No tradition says that. But one tradition(3) says there is a requirement for membership.

Here we go again, only knowing half of the truth is worse then not knowing at all. 

 

Attempting to use "parts" of the literature. Why don't you quote the full writing. Tradition 3 has a very painful history and in the end it was settled.

 

" We were resolved to admit nobody to A.A. but that hypothetical class of people we termed pure alcoholics." So beggars, tramps, asylum inmates, prisoners, queers ( old skool useage) plain crackpots, and fallen women were definitely out." 

The next paragraph delves into the fear - "isn't fear the true basis of intolerance? Yes, we were intolerant."

The modern outcome is " You are an AA member if you say so. You can declare yourself in; nobody can keep you out." 

Later in the chapter we read " Who dared to be judge, jury and executioner of his own sick brother?" 

 

 

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1 hour ago, Rugon said:

No tradition says that. But one tradition(3) says there is a requirement for membership.

If you read the whole thread, you'll see that some think that anyone can join Alcoholics Anonymous, even if they don't have a drink problem, and some follow the tradition 3 and common sense that of course you have to have the disease of  alcoholism.

 

Of course new people might not be willing to admit they have an alcohol problem and should be made welcome,  but after a year or so,  and working with an experienced member, they should be able to decide if they are an alcoholic or not. If not, they shouldn't be there, AA is not a social club.

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41 minutes ago, Wilson Smith said:

Attempting to use "parts" of the literature. Why don't you quote the full writing. Tradition 3 has a very painful history and in the end it was settled.

 

" We were resolved to admit nobody to A.A. but that hypothetical class of people we termed pure alcoholics." So beggars, tramps, asylum inmates, prisoners, queers ( old skool useage) plain crackpots, and fallen women were definitely out."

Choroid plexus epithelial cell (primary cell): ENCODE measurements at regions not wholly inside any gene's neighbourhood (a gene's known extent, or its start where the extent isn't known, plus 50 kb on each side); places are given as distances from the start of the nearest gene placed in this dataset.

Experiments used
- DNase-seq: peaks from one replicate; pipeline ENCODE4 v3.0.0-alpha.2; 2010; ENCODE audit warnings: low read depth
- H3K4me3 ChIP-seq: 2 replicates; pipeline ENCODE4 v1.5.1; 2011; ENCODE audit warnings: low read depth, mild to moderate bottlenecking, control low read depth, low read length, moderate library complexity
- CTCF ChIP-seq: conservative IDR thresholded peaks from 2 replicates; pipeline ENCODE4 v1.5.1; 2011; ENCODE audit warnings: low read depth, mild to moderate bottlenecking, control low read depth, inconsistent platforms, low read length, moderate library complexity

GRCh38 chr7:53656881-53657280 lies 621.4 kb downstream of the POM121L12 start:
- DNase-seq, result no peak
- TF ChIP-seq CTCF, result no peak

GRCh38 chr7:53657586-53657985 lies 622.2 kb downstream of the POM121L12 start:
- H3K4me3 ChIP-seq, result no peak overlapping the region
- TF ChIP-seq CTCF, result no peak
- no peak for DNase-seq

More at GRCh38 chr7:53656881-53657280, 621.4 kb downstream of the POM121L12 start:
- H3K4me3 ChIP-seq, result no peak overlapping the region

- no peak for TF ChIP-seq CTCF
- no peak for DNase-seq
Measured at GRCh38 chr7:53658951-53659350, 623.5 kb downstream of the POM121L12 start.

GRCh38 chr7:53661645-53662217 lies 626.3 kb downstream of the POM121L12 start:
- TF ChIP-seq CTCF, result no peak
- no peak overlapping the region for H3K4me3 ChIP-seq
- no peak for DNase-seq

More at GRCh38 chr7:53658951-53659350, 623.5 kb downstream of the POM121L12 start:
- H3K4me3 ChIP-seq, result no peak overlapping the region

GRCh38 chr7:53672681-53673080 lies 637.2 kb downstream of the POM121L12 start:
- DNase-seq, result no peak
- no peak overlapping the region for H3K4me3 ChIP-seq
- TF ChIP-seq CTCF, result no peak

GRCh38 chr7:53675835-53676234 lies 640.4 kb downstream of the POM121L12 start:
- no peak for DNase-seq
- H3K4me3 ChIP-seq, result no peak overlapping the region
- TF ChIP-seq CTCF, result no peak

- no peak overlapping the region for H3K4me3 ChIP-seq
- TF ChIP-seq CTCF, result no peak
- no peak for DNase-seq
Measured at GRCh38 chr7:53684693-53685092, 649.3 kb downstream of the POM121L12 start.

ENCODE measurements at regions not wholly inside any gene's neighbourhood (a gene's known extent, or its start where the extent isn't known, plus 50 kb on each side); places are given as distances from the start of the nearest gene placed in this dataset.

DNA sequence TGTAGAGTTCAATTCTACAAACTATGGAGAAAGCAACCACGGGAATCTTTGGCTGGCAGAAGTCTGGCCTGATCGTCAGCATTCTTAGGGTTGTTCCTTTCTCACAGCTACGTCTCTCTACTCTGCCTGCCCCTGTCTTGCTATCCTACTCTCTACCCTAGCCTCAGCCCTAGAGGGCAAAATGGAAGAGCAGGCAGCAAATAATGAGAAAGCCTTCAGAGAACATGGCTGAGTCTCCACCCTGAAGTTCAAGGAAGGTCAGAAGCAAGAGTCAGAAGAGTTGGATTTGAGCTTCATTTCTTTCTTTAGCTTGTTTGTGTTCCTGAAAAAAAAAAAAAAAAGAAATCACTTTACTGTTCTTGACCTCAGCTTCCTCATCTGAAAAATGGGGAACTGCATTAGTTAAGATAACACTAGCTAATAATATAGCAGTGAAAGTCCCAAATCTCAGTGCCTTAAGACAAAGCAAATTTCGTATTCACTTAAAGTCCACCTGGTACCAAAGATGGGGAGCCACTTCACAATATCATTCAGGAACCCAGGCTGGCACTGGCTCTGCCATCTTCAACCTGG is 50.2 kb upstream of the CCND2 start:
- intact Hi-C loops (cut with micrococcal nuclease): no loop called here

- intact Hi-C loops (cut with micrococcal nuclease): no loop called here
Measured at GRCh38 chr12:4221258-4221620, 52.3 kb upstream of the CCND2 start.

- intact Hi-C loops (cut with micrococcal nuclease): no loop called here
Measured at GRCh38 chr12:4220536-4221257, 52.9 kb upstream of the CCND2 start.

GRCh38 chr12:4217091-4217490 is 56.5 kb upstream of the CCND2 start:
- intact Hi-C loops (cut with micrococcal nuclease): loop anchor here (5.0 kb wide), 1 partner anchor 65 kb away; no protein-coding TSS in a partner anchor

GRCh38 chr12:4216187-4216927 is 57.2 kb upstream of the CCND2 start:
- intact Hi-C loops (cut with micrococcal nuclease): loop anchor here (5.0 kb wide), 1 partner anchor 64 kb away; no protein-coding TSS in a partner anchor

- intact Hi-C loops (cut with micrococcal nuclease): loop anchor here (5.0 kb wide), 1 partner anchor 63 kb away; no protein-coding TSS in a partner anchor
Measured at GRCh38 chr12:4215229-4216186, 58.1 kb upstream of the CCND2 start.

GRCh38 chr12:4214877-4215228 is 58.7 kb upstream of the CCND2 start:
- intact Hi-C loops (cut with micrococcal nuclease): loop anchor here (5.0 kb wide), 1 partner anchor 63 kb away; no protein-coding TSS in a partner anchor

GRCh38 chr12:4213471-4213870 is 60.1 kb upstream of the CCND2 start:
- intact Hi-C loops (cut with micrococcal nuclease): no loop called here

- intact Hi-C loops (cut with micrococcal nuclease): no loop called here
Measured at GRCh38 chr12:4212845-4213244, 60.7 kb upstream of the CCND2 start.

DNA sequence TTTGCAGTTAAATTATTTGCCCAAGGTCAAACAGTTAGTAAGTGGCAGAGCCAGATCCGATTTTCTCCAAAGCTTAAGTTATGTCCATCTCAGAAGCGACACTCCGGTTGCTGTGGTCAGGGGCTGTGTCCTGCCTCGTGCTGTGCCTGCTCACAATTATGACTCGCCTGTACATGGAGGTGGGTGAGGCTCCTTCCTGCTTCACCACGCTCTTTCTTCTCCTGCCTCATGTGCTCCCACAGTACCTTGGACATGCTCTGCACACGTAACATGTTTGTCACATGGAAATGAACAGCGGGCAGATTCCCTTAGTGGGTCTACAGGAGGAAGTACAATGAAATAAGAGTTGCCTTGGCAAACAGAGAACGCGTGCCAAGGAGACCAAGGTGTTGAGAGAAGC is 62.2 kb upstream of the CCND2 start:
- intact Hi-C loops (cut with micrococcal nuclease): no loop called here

What you've quoted is not tradition 3.

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4 hours ago, Neeranam said:

If you read the whole thread, you'll see that some think that anyone can join Alcoholics Anonymous, even if they don't have a drink problem

 

I don't want to be misunderstood here. I'm simply against kicking people out. I really don't want the responsibility for someone's death or harm if I tell them they are not an alky and that it is therefore by implication ok for them to imbibe. I think AA's essential character would change dramatically if challenging people became a feature of meetings. But of course it doesn't work this way in the real world. People drift away usually if meetings have no meaning to them. I've yet to meet anybody who was at an AA meeting by accident or in error. Once I was at a meeting where a journo declared they were there for research purposes and a trusted servant took them outside and explained how and why it worked and that because of this, no, they couldn't sit in, even for research. I rather fancy this is the big problem in our meetings in Thailand - our groups lack trusted servants who are grounded in the fellowship and its traditions, members that know how to deal with the range of folks and situations that can crop up.